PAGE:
Tel: +(44) 01561 320417
In 2017 Arbuthnott House is open for hourly guided tours from 10am-2pm on 14 April & 2, 3, 9, 23, 24 June. And from 2-5pm on Sunday 16 April & 11, 18, 25 June.
The Garden at Arbuthnott is open in May and June 9am-5pm. Admission £2.50 (children £1.00).
Free Parking but please, no dogs
We welcome visitors to the garden and for tours of the house throughout the rest of the year by prior arrangement. Please email firstname.lastname@example.org
Arbuthnott Estate is situated in North-East Scotland, three miles from the coast, some two hours north of Edinburgh and half-an-hour south of Aberdeen. There is a good road network around Arbuthnott making it an ideal location from which to explore much of Scotland. The East Coast Railway Line runs from Stonehaven or Montrose (both about 12 miles), and there are airports at Aberdeen and Edinburgh.
Early documents refer to the area as ‘Aberbothenoth’, and this has been translated as either the ‘mouth of the stream below the noble house’ or ‘meeting of the small stream with the river’.
A charter of c 1170 – c 1174, mentions the land being granted to Osbert Oliphant, Sheriff and Forester of the Mearns as a knight’s fee by King William the Lion. OIiphant was known as “the Crusader” for his famous and valiant exploits in the Holy Wars, in which he later died. Osbert left his nephew Walter as the temporary keeper and executor of the lands, until Osbert’s daughter married Hugh de Swinton , to whom the lands passed c. 1188. De Swinton took the title of 1st Laird of Arbuthnott.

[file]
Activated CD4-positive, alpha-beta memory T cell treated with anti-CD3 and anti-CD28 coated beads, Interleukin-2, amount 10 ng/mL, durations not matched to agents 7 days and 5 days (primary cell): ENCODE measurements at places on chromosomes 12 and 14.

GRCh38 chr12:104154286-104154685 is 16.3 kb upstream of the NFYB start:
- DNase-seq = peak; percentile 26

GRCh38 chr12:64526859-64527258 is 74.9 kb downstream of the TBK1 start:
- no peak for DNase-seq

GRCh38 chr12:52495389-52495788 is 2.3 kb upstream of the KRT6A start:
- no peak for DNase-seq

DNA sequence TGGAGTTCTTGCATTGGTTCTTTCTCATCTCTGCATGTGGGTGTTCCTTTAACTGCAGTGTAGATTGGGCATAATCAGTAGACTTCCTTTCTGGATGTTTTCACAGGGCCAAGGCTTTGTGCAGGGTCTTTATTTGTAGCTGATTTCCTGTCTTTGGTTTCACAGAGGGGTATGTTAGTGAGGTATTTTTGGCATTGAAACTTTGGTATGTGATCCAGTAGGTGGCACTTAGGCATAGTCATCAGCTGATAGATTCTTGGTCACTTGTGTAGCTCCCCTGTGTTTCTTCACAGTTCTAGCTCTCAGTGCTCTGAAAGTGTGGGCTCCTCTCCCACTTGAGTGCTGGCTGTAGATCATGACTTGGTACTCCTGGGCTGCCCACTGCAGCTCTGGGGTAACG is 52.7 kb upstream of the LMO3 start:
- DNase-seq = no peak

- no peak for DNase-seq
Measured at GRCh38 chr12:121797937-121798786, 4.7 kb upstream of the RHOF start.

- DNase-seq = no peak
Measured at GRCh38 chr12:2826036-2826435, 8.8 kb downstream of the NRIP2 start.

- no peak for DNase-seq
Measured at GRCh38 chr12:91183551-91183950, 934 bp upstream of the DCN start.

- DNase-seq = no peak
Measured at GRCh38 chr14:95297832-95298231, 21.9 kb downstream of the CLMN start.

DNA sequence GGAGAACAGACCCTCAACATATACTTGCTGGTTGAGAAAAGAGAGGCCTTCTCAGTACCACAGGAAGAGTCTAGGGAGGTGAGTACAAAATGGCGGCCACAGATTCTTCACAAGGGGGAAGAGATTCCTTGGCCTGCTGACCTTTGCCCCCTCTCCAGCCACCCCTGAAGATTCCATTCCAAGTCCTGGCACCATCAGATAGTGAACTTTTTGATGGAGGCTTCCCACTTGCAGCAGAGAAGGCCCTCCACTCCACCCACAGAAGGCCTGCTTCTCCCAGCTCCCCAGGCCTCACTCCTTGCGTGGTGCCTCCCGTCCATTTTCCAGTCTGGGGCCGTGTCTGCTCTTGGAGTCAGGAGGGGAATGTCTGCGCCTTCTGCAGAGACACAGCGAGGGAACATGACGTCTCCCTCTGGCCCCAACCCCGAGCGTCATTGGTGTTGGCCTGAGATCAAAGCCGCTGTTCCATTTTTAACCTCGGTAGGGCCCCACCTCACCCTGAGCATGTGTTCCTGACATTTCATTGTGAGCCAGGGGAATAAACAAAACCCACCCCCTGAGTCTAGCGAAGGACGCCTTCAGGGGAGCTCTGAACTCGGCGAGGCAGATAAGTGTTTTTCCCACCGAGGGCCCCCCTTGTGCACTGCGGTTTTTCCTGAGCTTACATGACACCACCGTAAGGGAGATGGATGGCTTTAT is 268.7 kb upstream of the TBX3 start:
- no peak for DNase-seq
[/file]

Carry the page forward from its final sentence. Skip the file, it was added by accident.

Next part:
Over the past 800+ years, there have been additions and subtractions to the area of land owned by the family. The farms, woodlands, water-courses and roadways of an agricultural and forestry estate came into existence in the seventeenth century. The greatest extent of the estate included, Allardice and most of the parish and estate of Catterline with a commercial fishing harbour.
There was a family interest in the harbour at Gourdon, from which some coastal trading and passenger activity developed as well as in-shore fishing. Gourdon also had the family store-houses where coal, timber and other necessities were held on arrival by sea before transport to the manor house. Another purely agricultural estate was owned at Fordoun. It had its own dwelling house which still exists but that house and all the lands were sold in a major sale in 1920.
The present Viscount established Arbuthnott Wood Pellets in 2007 as the first wood pellet producer in Scotland. The raw material is sourced from the Estate and from neighbouring sustainable woodland.
James Leslie Mitchell, alias the famous writer Lewis Grassic Gibbon (1901 – 1935), grew up on the Arbuthnott Estate. Kinraddie, of his Scots Quair, is modelled on Arbuthnott. The Grassic Gibbon Centre, opened in 2002, stands within two miles of the farm croft where Mitchell spent his boyhood, and yards from the parish school he attended. The former village school has now been converted into three individual luxury holiday cottages.
The estate offers stunning scenery and has enormous potential for outside studio filming. Arbuthnott House and its seventeenth century walled garden with 1920s Arts and Crafts planting make an ideal location for period and contemporary film.